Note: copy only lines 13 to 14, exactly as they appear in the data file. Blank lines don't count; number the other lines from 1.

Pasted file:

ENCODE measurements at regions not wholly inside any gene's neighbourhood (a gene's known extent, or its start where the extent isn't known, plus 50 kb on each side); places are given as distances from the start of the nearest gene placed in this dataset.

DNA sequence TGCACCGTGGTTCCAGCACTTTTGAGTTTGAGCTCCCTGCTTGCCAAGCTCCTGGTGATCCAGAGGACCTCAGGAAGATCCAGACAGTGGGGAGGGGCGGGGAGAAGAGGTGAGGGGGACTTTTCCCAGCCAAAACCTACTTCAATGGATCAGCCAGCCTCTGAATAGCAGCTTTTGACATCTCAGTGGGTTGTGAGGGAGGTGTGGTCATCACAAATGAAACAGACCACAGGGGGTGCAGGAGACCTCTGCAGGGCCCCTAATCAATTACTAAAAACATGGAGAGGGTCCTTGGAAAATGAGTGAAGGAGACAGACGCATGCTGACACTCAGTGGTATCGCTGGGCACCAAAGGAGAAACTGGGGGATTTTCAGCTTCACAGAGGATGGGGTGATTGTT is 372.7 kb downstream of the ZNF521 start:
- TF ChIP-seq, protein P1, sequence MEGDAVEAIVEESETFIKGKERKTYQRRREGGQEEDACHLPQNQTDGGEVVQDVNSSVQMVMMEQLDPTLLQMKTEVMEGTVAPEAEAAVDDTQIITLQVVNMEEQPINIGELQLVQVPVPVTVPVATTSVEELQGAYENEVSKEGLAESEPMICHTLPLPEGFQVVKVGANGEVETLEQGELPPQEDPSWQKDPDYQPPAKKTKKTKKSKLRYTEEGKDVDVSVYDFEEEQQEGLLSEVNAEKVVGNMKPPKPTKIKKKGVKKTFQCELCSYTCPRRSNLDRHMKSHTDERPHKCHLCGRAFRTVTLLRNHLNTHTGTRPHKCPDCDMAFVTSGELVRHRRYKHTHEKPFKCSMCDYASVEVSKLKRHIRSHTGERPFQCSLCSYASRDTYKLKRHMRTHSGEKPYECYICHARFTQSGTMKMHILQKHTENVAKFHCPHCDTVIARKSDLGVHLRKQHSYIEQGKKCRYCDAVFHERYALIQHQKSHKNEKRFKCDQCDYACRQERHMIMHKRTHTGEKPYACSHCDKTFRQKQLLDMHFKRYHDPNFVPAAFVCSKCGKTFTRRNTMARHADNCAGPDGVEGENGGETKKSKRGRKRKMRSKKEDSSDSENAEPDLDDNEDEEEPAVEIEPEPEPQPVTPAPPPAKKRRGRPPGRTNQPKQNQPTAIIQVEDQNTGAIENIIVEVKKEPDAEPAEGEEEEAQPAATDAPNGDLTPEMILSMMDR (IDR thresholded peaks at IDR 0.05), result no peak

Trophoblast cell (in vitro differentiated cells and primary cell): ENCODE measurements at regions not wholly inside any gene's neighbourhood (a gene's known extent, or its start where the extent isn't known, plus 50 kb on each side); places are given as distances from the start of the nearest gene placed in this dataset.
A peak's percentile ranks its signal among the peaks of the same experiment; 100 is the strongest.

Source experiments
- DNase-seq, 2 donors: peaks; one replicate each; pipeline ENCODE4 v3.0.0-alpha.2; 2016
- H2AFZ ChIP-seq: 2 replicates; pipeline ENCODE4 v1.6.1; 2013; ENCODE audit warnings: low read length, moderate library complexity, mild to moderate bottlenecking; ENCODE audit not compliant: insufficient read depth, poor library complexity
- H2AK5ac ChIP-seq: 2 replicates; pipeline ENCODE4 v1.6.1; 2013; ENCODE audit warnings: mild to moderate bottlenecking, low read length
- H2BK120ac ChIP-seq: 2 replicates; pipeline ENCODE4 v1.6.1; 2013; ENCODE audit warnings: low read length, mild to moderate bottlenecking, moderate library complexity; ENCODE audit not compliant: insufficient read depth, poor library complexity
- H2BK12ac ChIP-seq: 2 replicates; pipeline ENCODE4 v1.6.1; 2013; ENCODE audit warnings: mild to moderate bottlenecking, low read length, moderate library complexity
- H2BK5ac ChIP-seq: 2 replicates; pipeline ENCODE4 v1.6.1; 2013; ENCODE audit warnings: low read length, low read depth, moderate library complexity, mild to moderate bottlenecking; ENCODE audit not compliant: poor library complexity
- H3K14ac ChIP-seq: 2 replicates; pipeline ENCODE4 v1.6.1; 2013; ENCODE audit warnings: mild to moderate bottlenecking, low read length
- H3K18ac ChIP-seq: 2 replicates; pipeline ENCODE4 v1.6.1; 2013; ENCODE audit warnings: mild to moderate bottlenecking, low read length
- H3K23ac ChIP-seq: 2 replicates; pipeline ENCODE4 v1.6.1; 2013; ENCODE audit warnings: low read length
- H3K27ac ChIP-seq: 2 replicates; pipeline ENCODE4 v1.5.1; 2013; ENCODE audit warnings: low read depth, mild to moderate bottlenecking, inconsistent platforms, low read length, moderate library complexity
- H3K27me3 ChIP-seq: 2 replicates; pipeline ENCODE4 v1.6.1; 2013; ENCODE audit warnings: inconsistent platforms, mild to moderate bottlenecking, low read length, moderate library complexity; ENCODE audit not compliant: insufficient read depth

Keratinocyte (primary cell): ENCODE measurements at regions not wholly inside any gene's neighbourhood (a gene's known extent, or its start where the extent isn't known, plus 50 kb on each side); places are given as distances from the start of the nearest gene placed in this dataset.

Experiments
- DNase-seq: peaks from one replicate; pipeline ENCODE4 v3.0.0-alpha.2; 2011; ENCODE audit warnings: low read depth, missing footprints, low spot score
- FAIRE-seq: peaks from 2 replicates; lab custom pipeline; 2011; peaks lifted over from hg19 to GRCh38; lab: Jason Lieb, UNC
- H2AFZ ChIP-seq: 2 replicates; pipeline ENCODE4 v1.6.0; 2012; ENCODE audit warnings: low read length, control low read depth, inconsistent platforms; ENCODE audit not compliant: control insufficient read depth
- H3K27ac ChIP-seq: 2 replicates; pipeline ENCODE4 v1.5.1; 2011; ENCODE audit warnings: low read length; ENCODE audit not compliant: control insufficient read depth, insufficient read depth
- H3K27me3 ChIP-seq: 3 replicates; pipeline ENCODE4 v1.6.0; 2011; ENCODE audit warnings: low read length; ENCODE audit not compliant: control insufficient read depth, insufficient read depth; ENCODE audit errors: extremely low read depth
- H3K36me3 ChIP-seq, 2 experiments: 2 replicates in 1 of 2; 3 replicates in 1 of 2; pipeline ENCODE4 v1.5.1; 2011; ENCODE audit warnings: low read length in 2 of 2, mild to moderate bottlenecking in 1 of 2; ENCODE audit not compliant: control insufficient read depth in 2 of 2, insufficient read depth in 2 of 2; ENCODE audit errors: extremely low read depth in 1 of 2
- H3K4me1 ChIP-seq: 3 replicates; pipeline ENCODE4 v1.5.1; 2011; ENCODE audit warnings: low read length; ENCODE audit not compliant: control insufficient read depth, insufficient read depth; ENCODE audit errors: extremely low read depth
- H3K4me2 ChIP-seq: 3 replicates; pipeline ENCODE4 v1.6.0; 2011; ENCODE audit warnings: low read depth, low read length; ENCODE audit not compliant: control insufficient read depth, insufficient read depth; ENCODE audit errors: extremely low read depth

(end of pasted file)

- H3K14ac ChIP-seq: 2 replicates; pipeline ENCODE4 v1.6.1; 2013; ENCODE audit warnings: mild to moderate bottlenecking, low read length
- H3K18ac ChIP-seq: 2 replicates; pipeline ENCODE4 v1.6.1; 2013; ENCODE audit warnings: mild to moderate bottlenecking, low read length